Brussels, 18 Dec 2002
The European Parliament adopted two resolutions on research and technological development on 17 December containing calls for further participation by women in EU research programmes, and for the Joint Research Centre (JRC) to have a major role in the creation of the European Research Area (ERA).
The resolutions are based on two reports by French MEP Yves Piétrasanta in response to two Commission reports: a 2001 annual report on research activities in the EU and the JRC annual report 2001.
The MEP claims that the year 2001 was 'particularly significant', being the final year of the Fifth Framework Programme (FP5) and the year in which the ERA was launched.
The report calls for the target for participation by women in the Sixth Framework Programme (FP6) to be set at 50 per cent, and at the same time expresses regret that the goal of 40 per cent was not reached under FP5.
'The serious under-representation of women in research positions demonstrates that the EU is still far from being able to use its human resources properly and, hence, from attaining its stated objective of becoming the 'most competitive and dynamic knowledge-based economy in the world', as set out in the Lisbon Strategy,' states the report.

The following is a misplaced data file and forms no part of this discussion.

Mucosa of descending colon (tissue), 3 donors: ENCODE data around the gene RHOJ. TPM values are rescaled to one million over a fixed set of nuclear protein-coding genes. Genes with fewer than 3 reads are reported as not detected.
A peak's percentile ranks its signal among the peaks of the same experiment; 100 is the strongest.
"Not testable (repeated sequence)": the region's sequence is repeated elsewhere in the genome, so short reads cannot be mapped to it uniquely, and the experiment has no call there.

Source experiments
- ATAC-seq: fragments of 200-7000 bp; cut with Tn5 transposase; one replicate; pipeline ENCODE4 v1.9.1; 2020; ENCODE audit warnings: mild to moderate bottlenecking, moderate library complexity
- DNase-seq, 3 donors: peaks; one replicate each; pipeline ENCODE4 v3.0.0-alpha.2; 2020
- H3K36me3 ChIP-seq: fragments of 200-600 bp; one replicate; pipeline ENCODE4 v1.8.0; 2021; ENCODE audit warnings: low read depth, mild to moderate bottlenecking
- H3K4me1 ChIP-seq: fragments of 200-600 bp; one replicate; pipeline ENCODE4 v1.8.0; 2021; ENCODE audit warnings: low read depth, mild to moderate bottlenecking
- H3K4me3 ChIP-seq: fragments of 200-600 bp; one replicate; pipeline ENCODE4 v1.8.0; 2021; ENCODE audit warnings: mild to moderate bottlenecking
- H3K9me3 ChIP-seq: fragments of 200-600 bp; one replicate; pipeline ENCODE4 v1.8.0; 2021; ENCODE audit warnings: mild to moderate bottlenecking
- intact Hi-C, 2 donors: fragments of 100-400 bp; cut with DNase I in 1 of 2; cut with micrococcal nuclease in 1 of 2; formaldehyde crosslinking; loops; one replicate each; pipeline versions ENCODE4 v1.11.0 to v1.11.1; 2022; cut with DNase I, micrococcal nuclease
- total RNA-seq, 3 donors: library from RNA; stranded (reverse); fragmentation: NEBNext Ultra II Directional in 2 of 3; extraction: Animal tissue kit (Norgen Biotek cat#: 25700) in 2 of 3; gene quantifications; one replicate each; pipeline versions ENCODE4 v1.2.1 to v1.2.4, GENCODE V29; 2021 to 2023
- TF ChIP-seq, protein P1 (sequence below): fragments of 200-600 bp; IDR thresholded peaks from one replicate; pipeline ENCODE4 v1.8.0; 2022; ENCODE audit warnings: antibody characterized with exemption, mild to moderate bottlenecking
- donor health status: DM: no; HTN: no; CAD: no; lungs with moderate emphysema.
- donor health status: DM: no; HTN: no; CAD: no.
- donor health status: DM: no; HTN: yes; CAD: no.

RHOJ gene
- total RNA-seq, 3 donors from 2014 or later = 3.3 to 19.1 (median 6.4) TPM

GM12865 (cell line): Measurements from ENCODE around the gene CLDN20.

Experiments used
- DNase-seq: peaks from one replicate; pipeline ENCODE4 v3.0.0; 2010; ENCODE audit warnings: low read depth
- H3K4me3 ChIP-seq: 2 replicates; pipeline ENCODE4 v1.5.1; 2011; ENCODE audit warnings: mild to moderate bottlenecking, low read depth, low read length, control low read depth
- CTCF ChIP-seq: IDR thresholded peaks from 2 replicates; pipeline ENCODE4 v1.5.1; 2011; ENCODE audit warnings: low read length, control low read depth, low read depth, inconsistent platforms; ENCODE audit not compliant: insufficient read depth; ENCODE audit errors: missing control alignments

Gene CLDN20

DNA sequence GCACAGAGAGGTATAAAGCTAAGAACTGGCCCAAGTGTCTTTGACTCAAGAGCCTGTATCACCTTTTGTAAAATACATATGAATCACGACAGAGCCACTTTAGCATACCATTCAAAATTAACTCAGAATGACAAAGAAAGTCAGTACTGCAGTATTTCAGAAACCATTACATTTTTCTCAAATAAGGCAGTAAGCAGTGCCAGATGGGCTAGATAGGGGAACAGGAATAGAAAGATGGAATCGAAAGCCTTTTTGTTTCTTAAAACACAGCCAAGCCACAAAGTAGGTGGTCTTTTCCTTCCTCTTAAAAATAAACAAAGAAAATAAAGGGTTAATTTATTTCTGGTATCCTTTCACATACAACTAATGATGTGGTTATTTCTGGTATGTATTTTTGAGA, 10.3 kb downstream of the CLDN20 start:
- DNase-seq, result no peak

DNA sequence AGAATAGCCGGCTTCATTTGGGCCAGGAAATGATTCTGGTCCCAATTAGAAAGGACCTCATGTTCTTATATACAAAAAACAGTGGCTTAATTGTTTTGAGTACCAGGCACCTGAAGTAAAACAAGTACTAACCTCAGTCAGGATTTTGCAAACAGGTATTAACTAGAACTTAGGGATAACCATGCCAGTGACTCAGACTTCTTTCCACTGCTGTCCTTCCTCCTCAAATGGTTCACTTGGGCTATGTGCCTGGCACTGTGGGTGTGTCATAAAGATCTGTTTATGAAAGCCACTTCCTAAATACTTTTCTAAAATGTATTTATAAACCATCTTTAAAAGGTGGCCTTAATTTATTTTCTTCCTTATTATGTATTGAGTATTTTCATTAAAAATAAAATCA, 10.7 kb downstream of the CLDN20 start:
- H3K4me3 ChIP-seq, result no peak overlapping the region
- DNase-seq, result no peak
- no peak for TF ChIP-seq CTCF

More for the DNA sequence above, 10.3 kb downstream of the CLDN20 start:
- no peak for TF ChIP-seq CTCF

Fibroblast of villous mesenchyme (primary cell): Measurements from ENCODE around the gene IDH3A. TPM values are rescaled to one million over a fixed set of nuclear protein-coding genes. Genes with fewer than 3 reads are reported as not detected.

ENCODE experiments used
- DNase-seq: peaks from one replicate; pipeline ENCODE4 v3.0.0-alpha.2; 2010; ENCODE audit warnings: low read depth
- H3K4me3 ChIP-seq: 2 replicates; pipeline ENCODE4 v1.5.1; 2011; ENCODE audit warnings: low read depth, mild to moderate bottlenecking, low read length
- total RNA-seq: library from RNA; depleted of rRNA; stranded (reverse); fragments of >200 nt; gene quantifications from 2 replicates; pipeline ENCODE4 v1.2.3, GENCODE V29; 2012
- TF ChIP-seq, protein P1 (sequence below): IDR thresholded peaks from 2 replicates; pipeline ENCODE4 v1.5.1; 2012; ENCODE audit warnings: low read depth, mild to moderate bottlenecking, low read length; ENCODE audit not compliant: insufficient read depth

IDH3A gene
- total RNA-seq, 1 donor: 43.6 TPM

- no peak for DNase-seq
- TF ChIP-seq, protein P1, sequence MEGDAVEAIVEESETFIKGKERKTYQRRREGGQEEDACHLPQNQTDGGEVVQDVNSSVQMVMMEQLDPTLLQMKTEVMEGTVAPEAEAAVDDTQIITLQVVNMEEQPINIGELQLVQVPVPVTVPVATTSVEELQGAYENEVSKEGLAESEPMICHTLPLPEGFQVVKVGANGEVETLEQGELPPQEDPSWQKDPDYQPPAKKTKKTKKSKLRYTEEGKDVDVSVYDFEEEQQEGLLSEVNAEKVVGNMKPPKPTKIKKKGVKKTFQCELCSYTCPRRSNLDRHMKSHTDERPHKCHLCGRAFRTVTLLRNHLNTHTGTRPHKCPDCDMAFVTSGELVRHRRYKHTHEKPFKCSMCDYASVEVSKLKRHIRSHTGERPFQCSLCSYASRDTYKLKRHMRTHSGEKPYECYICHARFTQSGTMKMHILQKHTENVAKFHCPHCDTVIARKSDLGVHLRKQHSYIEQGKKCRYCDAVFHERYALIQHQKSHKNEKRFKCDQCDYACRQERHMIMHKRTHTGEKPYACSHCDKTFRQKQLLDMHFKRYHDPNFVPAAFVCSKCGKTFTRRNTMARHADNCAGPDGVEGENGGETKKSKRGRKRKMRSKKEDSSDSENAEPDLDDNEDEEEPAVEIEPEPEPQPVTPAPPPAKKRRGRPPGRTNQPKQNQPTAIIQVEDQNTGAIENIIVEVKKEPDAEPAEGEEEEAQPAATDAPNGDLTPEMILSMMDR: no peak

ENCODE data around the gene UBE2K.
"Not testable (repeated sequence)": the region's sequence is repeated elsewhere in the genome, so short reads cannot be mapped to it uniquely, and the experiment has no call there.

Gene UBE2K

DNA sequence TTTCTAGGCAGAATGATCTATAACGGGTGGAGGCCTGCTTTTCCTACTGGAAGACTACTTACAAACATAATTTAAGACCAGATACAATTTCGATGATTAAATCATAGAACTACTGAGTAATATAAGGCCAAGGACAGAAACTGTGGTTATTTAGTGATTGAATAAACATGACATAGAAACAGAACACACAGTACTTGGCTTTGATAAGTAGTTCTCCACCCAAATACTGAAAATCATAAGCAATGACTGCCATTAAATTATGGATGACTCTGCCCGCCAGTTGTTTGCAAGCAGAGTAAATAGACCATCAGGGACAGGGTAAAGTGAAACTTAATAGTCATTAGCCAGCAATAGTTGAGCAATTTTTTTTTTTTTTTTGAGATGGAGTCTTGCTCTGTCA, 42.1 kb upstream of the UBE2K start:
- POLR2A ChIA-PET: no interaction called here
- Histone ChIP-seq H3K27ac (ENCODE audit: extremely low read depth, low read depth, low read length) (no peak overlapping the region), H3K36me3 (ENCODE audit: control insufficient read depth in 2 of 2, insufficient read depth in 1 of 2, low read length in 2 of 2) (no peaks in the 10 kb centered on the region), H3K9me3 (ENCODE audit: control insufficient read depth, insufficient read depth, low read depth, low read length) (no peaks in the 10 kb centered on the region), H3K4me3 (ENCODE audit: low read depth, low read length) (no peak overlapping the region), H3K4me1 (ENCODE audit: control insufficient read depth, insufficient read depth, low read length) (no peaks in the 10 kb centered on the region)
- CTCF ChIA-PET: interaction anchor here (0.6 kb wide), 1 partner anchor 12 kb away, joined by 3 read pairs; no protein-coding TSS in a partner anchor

Mr Piétrasanta's report also urges the Commission to push for and support increased funding for studies concerning women and gender, and support the creation of a European Gender Institute.
The creation of a European Research Area is dependent upon six pillars, according to the MEP's report: a Community patent, benchmarking of national research and innovation policies, mapping of scientific excellence in Europe, creation of national programme networks, improving researcher mobility and identifying barriers thereto, and establishing a scientific and technical reference system based on the JRC.
Indeed, the report claims that 'As a European research body, the JRC is involved in the establishment of the European Research Area, being able to provide a platform which offers genuine Community added value through its networking efforts and scientific collaboration.'
Mr Piétrasanta also claims that the JRC's role should be further enhanced: 'The JRC should be able to play a more important role for politicians and those running the EU via its task of providing scientific and technical support and bearing in mind that it is an operational instrument capable of performing basic research in its laboratories.'
To see the Yves Piétrasanta's report, please